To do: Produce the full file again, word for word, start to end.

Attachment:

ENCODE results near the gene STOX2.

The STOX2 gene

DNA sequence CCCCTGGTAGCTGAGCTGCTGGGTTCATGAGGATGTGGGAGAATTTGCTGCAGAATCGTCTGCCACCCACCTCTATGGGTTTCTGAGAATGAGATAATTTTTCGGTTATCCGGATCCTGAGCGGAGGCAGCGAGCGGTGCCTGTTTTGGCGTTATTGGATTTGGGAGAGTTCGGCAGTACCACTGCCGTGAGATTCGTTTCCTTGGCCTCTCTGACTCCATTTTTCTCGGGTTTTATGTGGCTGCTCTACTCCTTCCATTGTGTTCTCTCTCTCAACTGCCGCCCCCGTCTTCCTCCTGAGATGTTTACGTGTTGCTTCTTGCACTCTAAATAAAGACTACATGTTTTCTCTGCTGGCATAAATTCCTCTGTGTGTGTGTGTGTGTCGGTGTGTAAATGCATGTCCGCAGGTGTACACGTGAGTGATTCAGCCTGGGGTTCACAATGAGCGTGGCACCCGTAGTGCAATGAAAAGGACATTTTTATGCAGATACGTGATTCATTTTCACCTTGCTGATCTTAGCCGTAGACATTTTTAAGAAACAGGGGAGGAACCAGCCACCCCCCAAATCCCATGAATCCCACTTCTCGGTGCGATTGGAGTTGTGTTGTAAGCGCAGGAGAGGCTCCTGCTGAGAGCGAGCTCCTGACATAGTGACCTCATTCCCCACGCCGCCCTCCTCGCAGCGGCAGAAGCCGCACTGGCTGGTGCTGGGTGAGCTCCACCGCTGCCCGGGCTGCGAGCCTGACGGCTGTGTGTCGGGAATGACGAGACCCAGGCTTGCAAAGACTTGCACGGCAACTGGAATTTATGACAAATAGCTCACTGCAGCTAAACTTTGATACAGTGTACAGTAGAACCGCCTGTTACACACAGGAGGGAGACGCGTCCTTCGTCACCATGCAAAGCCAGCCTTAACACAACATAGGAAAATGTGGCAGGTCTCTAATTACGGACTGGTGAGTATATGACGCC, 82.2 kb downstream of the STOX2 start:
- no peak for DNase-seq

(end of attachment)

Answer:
ENCODE results near the gene STOX2.

The STOX2 gene

DNA sequence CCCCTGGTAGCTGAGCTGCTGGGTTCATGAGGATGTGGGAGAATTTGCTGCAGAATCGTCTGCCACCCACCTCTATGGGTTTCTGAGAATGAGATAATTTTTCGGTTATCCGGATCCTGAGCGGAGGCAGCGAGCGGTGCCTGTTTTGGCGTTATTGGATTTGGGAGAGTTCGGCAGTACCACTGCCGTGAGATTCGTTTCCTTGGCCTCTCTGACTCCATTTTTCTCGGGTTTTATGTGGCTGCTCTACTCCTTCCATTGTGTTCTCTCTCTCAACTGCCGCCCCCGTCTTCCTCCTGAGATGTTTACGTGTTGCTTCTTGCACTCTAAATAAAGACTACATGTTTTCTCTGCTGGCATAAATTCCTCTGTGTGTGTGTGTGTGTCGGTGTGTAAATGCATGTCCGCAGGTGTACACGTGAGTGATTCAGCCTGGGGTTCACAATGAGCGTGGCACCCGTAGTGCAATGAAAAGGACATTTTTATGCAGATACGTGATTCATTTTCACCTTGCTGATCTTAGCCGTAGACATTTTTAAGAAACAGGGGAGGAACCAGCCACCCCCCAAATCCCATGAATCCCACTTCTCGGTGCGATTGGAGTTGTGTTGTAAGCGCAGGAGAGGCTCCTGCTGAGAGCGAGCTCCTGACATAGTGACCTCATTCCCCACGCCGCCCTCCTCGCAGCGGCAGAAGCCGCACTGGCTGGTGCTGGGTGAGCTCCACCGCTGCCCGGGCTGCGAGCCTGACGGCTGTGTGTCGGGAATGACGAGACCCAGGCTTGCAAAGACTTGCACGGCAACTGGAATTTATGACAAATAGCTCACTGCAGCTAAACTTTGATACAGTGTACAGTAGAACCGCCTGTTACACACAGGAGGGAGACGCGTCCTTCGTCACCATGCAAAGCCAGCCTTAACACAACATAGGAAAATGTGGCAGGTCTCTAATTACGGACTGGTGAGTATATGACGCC, 82.2 kb downstream of the STOX2 start:
- no peak for DNase-seq